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An Ode to Honesty

Posted by on 31 January 2014 in Be Whole, Featured Posts, Looking In | 0 comments

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So I’ve been thinking about honesty lately, and what it means to be honest and what it looks like to be honest, really honest, and how that affects my life and so forth.  And frankly, that concept scares me a little.  Because if I was honest, really honest, then others would know I didn’t have my act together.

For some reason I have fallen into the misconception that the false front is the presentation I want to give to those around me.  To admit that clutter consumes my life, both literally in my house and figuratively in my mind, seems like a sign of weakness.  Like admitting my home has dishes stacked up in the sink and dog hair clumped in the corner, at all times, would be the equivalent of saying I just can’t handle the life of a stay-at-home mom.  I don’t work outside the house, so I should have a spotless home, right?

And don’t even get me started about my mental state.  I need to sit down and mentually visualize every step of every outing, because if I don’t, I inevitably forget something essential, like say diapers.  I wander from room to room, forgetting why I walked into them in the first place.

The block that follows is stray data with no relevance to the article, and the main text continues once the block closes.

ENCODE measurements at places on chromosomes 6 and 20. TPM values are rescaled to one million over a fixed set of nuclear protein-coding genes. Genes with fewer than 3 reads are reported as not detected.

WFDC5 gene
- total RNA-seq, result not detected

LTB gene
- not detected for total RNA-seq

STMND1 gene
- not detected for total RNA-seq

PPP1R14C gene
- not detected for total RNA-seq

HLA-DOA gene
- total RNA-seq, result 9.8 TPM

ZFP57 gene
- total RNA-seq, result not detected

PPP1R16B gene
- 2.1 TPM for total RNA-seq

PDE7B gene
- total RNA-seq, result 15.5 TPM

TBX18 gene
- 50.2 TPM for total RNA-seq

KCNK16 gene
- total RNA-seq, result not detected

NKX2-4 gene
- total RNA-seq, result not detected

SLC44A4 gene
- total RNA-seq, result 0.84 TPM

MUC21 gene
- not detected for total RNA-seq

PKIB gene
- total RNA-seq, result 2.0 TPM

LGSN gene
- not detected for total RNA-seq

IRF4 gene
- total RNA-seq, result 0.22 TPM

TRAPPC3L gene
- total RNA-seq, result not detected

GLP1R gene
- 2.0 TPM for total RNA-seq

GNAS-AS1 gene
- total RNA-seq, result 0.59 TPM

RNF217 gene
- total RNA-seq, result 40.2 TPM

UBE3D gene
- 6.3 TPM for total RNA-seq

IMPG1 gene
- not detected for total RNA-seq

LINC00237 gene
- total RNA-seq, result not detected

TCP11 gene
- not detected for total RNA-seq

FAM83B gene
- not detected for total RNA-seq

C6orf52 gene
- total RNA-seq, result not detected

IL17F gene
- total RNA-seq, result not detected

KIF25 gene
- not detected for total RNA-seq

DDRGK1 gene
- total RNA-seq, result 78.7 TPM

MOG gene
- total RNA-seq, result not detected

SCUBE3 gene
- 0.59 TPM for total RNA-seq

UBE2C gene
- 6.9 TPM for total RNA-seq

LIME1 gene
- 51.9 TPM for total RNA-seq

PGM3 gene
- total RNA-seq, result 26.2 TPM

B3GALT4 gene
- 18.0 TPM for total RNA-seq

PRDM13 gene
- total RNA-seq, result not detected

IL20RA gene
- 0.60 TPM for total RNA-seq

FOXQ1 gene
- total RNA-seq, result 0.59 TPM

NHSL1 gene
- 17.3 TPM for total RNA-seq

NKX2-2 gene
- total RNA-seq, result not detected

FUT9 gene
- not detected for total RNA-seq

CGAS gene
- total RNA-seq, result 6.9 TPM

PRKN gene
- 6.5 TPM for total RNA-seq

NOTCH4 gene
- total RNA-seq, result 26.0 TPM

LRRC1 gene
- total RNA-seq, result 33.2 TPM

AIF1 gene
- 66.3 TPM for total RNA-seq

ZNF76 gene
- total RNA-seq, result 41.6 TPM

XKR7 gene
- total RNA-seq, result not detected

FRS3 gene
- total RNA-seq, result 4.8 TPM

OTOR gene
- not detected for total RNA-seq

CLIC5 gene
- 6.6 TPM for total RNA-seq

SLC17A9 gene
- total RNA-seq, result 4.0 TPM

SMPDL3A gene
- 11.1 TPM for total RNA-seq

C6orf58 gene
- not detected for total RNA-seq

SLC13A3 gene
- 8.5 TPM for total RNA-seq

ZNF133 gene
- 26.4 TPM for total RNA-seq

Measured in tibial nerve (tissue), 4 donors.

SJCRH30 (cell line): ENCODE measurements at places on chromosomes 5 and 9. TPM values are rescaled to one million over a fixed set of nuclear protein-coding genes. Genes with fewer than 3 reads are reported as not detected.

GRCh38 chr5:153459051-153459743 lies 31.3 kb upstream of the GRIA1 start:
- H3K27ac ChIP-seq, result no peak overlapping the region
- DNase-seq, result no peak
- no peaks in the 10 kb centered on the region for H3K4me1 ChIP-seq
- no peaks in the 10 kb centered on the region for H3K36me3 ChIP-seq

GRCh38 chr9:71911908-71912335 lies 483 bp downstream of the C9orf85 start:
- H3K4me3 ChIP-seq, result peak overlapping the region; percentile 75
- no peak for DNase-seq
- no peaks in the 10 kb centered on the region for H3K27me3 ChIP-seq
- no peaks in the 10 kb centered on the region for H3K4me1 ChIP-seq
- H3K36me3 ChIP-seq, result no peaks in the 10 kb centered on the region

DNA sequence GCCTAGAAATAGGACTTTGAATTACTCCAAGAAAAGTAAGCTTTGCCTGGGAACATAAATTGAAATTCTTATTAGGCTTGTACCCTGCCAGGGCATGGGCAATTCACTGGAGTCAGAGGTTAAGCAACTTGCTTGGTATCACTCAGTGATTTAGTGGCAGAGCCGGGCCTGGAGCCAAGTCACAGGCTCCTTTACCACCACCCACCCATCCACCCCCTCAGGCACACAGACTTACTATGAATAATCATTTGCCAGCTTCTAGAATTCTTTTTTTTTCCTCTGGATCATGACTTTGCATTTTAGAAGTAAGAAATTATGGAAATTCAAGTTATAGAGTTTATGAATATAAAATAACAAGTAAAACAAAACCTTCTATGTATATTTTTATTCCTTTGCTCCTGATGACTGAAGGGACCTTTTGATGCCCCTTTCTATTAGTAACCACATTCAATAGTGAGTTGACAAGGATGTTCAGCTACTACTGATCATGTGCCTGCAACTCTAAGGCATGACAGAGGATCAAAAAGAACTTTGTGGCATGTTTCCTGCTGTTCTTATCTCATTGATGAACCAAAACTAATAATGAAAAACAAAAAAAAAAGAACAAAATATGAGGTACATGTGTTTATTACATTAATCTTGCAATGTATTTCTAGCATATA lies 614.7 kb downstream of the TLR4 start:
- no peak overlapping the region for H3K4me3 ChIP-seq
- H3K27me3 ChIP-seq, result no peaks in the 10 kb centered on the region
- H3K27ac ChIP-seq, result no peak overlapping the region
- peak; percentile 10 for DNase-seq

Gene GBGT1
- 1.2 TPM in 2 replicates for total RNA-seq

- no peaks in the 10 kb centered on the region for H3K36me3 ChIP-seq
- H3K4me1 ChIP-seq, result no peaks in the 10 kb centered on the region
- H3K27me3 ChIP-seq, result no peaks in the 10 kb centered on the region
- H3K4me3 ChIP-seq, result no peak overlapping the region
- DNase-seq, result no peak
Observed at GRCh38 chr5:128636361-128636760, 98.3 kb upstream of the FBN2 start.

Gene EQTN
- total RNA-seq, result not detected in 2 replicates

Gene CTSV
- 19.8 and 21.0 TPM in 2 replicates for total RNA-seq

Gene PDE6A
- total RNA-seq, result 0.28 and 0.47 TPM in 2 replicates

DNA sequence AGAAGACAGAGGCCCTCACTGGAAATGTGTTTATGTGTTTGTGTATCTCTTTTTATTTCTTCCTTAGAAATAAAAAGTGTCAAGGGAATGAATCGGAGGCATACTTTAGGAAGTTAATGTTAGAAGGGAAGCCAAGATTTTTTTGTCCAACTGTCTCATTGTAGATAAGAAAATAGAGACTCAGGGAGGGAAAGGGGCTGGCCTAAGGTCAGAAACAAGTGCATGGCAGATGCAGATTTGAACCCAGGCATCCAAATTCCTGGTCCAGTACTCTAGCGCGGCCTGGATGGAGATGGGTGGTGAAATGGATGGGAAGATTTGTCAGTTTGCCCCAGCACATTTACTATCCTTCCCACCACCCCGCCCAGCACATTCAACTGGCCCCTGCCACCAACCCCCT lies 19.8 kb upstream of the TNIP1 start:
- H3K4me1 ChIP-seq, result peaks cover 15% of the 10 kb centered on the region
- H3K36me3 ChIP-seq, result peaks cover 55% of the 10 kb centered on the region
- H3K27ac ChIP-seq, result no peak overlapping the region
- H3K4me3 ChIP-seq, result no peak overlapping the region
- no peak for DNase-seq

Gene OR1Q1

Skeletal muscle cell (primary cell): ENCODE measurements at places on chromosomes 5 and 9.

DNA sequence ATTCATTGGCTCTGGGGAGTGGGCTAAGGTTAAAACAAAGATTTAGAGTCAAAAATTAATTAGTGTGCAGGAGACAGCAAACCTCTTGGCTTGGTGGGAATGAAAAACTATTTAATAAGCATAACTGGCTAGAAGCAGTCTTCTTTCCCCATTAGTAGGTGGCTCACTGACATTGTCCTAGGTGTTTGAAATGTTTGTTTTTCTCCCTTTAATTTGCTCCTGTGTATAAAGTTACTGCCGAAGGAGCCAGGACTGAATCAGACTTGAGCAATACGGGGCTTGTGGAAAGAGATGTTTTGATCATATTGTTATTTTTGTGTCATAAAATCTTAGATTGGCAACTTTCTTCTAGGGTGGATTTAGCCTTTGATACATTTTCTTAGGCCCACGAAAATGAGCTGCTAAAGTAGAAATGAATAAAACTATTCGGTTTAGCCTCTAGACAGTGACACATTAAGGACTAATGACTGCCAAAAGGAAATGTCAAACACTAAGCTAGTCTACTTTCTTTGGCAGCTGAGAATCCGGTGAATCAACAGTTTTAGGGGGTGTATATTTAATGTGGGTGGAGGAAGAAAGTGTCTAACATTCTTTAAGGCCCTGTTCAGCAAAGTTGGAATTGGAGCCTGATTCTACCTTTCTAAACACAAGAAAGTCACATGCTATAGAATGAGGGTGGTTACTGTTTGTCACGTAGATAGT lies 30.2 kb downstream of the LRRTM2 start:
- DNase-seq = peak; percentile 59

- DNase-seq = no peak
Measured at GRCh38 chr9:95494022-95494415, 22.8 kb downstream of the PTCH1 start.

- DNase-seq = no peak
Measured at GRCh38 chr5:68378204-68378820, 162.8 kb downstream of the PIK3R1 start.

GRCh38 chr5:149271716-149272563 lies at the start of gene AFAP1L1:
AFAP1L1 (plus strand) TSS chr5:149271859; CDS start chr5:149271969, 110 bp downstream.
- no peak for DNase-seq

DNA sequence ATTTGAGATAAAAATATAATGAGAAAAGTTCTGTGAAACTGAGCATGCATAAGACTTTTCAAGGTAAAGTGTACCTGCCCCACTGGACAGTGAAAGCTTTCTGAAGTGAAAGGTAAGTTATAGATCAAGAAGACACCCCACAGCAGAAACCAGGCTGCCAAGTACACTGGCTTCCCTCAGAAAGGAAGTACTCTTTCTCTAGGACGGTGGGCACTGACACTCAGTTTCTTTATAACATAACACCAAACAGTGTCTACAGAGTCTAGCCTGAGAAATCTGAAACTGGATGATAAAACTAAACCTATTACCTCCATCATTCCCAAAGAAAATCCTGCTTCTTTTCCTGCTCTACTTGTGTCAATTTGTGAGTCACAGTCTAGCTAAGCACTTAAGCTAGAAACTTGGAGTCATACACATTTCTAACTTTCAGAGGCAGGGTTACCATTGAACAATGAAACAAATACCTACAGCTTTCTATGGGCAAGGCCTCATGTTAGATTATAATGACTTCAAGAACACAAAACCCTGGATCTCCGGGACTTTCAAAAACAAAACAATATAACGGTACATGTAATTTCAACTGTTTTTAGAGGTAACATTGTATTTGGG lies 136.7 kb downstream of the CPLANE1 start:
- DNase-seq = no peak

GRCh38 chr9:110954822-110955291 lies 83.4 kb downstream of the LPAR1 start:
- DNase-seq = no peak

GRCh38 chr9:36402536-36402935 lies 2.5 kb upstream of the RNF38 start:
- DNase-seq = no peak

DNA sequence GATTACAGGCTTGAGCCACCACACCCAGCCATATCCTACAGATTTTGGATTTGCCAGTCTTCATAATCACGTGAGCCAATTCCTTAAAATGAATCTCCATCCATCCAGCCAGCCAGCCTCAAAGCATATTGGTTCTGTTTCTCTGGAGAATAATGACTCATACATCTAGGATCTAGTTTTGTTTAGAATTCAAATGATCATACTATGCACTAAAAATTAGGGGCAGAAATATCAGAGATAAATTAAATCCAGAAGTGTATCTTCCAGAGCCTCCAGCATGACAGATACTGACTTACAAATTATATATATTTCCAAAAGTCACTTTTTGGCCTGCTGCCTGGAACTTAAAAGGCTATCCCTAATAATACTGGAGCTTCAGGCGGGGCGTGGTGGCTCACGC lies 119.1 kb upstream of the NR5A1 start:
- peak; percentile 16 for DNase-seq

Yet I keep up the fascade.  Which keeps everyone in the dark about the truth: that sometimes motherhood is messy and disorganized and menial.  Instead, it creates this sense of competitiveness between us, moms.  And competitors don’t share their weaknesses.  Instead, they just end up exhausted.

And there isn’t a prize at the end of this competition either.  It’s actually the opposite.  The winner of the comparison game gets nothing but isolation.  So if it isn’t working, maybe we need to do something different.  What if we were actually honest with one another?  What if we admitted that what we are going through is hard, and that we don’t have our lives all together?  Instead of honesty turning someone away, maybe, just maybe, honesty would give someone else the blessing of being honest back.  Instead of isolation, maybe we could band together and share in the hardship that is often motherhood.  Maybe I would find out that you too have piles of dog hair collecting in the recesses of your hallways.  Maybe then that wouldn’t be so hard or embarassing for me to admit.

So let’s give it a try, being honest with one another.  I’m giving it a go, and I know it won’t always go over so simply.  I already know that honesty may be rejected or disregarded by some, but I do think that in most cases, honesty will break barriers that perhaps weren’t even there in the first place and pave the way to more authentic and genuine relationships with others.

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